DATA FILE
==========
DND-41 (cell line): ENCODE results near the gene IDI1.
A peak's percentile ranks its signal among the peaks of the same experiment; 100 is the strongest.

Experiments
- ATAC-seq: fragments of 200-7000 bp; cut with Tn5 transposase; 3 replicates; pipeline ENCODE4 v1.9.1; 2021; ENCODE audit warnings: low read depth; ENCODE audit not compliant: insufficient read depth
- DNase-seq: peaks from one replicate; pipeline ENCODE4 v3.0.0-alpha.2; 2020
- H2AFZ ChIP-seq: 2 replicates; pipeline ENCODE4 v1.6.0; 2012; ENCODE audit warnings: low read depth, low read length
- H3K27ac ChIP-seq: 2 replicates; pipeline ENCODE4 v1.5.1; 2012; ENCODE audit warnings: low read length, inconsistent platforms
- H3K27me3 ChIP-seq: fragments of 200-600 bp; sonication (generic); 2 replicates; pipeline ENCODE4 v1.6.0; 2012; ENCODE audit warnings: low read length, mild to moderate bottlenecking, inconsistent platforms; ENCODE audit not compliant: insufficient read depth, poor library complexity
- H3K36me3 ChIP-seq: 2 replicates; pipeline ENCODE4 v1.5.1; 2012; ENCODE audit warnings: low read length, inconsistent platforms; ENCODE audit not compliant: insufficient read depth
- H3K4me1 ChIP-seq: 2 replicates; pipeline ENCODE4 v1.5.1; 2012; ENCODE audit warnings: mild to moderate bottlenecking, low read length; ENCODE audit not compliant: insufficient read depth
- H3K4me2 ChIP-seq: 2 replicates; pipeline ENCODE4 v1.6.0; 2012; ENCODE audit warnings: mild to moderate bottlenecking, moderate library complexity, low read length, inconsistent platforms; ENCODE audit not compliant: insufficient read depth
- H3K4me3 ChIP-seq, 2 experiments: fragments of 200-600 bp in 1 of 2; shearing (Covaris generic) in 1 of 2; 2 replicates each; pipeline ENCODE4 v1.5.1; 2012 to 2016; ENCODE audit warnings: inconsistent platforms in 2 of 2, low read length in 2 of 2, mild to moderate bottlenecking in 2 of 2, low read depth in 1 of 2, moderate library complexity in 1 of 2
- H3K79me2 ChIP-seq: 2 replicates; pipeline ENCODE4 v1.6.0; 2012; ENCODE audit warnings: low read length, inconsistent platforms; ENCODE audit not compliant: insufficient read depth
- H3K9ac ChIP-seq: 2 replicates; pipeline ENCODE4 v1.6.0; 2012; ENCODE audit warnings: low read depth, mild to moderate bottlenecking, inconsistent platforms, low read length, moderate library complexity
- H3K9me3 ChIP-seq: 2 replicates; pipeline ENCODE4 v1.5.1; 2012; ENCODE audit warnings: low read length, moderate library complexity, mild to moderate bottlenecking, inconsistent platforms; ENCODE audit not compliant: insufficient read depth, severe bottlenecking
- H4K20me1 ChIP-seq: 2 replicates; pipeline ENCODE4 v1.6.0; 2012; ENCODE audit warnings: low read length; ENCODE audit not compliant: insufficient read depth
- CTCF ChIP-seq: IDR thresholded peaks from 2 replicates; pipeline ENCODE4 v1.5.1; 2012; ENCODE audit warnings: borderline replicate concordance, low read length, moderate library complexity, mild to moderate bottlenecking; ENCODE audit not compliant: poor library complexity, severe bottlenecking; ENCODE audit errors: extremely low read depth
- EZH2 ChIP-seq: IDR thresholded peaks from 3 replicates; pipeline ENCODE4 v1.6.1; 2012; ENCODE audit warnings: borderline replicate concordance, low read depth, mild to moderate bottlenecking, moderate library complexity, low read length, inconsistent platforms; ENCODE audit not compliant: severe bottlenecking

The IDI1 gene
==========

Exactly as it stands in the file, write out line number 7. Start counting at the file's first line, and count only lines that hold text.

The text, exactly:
- H3K27ac ChIP-seq: 2 replicates; pipeline ENCODE4 v1.5.1; 2012; ENCODE audit warnings: low read length, inconsistent platforms